Seeking to limit the spread of COVID-19, here is a roundup of the latest news concerning the pandemic as well as announcements from local, state, and federal governments, and international channels. To share a business or nonprofit story, please send us a message.
The University of Michigan’s Economic Growth Institute has outlined steps small- to mid-size businesses can take to endure through COVID-19. The first step is understanding which parts of the supply chain are affected the most.
Identifying them early can prevent other areas of the chain from falling. While most everything fell quickly due to COVID-19, the defense sector is still operating, and many companies can use their operations to make emergency equipment.
Experts at the institute work with Jacquart Fabric Products in the Upper Peninsula and helped them shift from making hats to making medical masks and garments.
Other companies associated with the institute include Petoskey Plastics, which usually makes garbage bags and is making personal protective equipment; Akervall Technologies in Ann Arbor, which makes sports mouth guards for and has shifted to making face shields; and National Filters in Harbor Beach, which makes air and oil filters for hydraulic and automatic equipment, and the filter material can be used for respirators. National Filters is also making surgical masks.
The institute also consulted with companies during the Great Recession. “So far, it’s been a little more urgent and sudden as far as the pandemic goes,” says Steven Wilson, associate director of the institute. “During the Great Recession, we worked with 211 companies within a couple-year period, really helping them to get into different markets. This is the same, but we’re doing it in a more accelerated fashion as far as getting emergency equipment made right away.”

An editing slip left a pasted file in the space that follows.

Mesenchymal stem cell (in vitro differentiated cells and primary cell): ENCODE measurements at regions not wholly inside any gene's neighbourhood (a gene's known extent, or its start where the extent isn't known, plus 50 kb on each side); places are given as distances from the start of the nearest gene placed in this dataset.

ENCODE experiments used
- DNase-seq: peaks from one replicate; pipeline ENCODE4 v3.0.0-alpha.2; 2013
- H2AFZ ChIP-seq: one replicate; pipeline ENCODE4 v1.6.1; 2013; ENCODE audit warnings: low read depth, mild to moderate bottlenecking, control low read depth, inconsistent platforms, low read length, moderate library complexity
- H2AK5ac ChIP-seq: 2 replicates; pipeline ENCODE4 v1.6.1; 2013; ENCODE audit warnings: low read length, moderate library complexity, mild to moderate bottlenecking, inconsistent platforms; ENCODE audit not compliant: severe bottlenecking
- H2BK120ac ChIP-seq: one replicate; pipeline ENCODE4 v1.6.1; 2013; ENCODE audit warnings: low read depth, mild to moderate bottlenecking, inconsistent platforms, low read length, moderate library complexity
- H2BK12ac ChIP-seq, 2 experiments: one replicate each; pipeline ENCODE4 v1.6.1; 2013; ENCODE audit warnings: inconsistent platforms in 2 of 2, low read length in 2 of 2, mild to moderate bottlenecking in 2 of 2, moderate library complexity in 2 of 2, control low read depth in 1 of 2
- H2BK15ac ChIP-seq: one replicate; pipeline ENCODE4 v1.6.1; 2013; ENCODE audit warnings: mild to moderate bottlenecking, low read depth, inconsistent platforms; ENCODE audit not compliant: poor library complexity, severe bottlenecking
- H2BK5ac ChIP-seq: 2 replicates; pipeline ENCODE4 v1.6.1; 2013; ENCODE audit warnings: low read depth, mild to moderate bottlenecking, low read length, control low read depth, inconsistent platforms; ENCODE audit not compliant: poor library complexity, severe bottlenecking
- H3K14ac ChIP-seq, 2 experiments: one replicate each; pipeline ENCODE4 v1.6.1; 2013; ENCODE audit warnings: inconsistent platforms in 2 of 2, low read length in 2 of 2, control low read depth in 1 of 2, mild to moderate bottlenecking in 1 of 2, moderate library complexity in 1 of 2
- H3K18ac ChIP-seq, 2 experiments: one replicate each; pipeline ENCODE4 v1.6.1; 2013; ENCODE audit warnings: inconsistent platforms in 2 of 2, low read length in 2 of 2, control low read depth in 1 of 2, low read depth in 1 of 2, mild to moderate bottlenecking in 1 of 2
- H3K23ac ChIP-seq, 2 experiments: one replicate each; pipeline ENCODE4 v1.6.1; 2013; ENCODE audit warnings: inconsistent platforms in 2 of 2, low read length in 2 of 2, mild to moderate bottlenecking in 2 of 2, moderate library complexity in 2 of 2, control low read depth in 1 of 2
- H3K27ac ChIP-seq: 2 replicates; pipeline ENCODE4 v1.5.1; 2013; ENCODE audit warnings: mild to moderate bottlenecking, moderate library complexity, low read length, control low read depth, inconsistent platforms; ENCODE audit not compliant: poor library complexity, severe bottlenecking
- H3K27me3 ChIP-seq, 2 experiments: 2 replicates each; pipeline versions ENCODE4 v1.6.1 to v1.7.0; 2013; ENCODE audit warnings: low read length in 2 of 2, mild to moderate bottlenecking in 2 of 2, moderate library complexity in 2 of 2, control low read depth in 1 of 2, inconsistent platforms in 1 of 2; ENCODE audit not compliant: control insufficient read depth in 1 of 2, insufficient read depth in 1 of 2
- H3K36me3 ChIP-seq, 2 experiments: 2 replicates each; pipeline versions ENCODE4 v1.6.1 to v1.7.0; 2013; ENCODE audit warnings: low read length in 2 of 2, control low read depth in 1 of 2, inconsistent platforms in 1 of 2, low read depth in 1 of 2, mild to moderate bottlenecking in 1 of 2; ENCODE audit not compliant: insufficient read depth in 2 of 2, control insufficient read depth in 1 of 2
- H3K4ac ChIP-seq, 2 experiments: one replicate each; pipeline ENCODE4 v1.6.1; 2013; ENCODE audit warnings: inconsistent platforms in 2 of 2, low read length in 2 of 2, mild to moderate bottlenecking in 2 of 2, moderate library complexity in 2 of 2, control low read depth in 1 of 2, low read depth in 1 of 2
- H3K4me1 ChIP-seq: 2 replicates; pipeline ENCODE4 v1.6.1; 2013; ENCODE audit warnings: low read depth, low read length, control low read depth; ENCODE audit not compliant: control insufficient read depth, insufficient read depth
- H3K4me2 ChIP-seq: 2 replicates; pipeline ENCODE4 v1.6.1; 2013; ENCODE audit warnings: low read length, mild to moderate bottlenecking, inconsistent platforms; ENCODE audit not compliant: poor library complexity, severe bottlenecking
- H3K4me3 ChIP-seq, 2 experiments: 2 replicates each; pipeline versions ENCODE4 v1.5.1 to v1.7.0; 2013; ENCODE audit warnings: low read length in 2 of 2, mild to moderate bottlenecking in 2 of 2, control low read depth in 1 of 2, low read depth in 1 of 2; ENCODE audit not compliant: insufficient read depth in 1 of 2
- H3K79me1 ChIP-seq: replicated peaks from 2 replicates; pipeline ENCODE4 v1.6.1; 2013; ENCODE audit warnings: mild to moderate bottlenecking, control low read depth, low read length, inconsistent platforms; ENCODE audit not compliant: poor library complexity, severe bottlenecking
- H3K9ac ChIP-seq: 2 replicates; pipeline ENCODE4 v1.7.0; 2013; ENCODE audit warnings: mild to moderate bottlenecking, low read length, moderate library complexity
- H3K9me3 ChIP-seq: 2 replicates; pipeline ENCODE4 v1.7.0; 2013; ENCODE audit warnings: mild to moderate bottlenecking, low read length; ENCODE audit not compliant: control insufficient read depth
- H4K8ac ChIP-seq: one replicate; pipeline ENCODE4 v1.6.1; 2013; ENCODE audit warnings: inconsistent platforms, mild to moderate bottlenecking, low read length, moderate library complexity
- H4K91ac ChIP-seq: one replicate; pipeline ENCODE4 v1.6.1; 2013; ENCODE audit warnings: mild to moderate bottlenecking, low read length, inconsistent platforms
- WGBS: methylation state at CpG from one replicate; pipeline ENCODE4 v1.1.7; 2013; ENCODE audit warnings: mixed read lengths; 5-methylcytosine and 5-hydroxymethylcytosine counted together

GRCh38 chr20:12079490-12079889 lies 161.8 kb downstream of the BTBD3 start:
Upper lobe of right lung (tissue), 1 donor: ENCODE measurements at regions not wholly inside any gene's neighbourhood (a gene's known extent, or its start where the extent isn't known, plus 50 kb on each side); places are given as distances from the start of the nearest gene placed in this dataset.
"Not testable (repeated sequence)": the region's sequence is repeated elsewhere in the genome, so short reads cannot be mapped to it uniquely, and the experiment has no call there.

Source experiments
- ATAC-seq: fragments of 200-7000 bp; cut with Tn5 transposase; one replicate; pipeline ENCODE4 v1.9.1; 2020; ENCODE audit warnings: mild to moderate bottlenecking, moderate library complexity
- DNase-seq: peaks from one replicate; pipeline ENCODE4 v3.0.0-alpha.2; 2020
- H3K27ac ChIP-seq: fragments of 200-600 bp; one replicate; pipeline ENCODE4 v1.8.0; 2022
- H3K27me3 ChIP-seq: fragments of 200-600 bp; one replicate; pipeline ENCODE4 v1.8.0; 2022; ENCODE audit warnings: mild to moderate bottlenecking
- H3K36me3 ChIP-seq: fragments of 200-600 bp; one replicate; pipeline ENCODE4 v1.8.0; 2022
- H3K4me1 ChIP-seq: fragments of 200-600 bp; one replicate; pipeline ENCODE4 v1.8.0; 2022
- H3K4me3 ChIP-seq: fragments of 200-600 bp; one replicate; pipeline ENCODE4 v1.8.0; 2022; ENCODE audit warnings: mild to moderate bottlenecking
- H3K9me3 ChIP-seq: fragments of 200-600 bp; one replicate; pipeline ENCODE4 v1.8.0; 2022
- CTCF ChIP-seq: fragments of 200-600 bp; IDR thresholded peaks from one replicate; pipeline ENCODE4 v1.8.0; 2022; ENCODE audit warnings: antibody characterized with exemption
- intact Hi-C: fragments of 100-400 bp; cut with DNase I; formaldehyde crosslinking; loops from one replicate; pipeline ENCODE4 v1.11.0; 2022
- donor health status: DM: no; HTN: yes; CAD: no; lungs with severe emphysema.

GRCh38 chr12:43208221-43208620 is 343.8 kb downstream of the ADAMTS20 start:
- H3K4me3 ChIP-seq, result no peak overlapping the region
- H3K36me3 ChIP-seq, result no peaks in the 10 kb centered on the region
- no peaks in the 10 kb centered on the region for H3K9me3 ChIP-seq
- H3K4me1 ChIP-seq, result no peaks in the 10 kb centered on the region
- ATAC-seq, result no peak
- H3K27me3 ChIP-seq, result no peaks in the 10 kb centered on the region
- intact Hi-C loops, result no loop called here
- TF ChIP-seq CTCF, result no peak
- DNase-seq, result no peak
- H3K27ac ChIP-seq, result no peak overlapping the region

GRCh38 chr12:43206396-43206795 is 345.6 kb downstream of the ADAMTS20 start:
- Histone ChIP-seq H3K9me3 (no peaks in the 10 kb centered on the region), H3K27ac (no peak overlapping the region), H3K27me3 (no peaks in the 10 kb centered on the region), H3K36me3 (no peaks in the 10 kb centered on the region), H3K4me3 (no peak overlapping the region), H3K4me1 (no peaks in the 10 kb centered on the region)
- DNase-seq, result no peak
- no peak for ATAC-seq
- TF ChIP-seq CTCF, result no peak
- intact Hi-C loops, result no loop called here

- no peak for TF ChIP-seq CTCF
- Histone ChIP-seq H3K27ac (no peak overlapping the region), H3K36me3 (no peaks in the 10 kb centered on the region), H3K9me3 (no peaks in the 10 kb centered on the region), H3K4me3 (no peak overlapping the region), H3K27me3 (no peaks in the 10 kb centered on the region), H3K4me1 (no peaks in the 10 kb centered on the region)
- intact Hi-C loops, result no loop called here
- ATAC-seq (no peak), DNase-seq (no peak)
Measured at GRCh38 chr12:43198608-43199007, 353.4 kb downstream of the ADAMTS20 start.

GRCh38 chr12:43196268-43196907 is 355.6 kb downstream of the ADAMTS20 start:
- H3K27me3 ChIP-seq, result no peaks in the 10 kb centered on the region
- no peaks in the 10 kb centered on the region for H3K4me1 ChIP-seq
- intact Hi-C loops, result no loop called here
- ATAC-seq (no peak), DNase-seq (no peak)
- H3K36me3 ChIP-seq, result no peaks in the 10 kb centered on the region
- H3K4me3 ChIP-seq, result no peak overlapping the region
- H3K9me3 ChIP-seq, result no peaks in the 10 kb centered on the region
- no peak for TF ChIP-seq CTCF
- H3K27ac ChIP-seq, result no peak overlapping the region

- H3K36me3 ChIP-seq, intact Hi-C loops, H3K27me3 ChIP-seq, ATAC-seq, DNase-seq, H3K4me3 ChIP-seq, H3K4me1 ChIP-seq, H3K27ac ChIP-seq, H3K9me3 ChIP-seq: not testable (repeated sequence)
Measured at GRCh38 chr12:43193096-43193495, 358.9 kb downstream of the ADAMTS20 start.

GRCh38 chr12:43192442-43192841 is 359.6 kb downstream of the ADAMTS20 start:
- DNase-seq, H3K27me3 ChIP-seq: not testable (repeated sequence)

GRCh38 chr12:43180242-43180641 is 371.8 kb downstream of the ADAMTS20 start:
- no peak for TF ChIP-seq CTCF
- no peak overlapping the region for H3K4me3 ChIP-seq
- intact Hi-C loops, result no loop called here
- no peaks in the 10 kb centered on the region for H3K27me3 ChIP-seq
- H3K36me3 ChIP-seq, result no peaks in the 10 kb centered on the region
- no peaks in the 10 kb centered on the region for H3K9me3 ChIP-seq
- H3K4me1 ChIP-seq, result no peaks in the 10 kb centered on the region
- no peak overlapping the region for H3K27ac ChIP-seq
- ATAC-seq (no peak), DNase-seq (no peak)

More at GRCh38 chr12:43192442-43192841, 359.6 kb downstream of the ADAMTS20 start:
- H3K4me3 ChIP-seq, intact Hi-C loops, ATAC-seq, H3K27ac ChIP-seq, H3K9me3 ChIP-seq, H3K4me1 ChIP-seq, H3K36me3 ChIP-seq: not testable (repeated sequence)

Wilson says the institute tries to help organizations think ahead in difficult times. Wilson supports the federal stimulus package and says it will help with recovery in the long run.
“Small businesses are hard workers, and they can battle through this,” he says. “I would expect the majority to make it through, especially those tried-and-true in Michigan that have been through the automotive cycles, and things get pretty tough at the bottom of those. Surprisingly, they can hang on through those.”
Finally, Wilson says to not panic. Times are difficult now and there’s no way to tell how long the virus will last. However, it will end, and the economy will recover.
Cincinnati’s Kroger Family of Cos. has adopted customer capacity limits to further encourage physical distancing in stores. Beginning today, the retailer will begin to limit the number of customers to 50 percent of the international building code’s calculated capacity.
The chain will use QueVision technology to monitor the number of customers per square foot, which has decreased from one person per 60 square feet to one person per 120 square feet. The QueVision technology already provides a count of the customers entering and exiting stores.